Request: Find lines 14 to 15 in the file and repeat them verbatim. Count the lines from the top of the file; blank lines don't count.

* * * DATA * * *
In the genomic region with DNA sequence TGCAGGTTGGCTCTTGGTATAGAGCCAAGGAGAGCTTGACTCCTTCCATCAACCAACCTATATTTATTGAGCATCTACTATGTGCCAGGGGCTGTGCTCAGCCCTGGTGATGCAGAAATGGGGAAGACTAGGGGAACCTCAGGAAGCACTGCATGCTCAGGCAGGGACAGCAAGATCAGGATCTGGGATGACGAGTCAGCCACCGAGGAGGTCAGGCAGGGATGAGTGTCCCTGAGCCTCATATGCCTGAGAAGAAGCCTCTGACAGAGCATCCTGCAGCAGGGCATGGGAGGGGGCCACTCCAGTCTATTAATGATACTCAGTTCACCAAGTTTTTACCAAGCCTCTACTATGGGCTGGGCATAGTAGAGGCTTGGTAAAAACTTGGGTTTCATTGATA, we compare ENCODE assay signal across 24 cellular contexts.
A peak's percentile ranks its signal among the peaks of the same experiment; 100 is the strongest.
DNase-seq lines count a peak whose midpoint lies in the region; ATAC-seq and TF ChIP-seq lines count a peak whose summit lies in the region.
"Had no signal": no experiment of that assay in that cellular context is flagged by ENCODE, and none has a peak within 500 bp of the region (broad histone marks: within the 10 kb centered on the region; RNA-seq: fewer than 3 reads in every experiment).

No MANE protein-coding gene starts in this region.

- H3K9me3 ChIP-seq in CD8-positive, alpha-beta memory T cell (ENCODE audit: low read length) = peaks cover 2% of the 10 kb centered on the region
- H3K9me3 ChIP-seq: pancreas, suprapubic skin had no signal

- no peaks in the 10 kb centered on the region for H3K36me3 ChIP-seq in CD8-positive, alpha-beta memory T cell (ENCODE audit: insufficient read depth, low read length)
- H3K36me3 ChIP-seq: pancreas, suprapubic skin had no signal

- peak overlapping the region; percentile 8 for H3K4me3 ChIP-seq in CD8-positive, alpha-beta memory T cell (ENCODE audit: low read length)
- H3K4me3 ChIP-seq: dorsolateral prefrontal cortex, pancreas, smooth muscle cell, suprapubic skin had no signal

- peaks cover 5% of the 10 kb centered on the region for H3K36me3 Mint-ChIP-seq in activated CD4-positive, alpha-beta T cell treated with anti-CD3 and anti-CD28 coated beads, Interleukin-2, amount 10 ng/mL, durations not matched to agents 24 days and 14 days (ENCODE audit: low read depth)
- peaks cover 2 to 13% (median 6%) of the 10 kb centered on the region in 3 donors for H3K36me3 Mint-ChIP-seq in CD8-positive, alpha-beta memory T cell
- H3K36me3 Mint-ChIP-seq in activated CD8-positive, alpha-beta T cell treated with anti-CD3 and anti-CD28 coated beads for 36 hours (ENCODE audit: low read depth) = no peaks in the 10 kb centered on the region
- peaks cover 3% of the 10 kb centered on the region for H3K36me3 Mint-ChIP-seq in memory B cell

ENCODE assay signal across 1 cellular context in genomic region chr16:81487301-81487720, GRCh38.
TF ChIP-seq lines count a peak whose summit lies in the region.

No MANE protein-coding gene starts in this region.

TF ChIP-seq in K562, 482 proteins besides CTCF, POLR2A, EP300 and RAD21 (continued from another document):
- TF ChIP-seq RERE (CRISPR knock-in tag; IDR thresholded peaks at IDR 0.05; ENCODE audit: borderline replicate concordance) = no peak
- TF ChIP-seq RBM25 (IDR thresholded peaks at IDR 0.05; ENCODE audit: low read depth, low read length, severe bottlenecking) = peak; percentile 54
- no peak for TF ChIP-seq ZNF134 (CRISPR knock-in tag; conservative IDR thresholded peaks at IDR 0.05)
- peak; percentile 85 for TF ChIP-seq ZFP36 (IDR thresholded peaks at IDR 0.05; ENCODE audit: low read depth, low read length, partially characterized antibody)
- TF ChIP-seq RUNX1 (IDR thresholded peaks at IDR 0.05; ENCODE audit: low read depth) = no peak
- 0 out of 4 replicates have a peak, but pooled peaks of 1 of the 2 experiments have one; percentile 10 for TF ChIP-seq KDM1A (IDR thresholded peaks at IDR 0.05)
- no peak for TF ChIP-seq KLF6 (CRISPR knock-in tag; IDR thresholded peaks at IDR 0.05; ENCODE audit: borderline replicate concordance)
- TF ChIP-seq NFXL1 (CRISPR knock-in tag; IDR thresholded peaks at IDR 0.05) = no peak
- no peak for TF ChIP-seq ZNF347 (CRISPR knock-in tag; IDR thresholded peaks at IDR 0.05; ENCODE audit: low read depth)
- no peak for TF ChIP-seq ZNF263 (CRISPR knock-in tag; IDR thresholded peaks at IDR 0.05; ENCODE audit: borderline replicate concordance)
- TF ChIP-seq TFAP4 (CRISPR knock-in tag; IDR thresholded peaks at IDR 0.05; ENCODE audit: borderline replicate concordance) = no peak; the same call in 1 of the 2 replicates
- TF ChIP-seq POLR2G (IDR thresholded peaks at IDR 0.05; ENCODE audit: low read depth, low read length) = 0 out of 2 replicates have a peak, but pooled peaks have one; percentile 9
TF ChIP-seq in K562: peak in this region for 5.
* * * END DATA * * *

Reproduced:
- H3K36me3 Mint-ChIP-seq in activated CD8-positive, alpha-beta T cell treated with anti-CD3 and anti-CD28 coated beads for 36 hours (ENCODE audit: low read depth) = no peaks in the 10 kb centered on the region
- peaks cover 3% of the 10 kb centered on the region for H3K36me3 Mint-ChIP-seq in memory B cell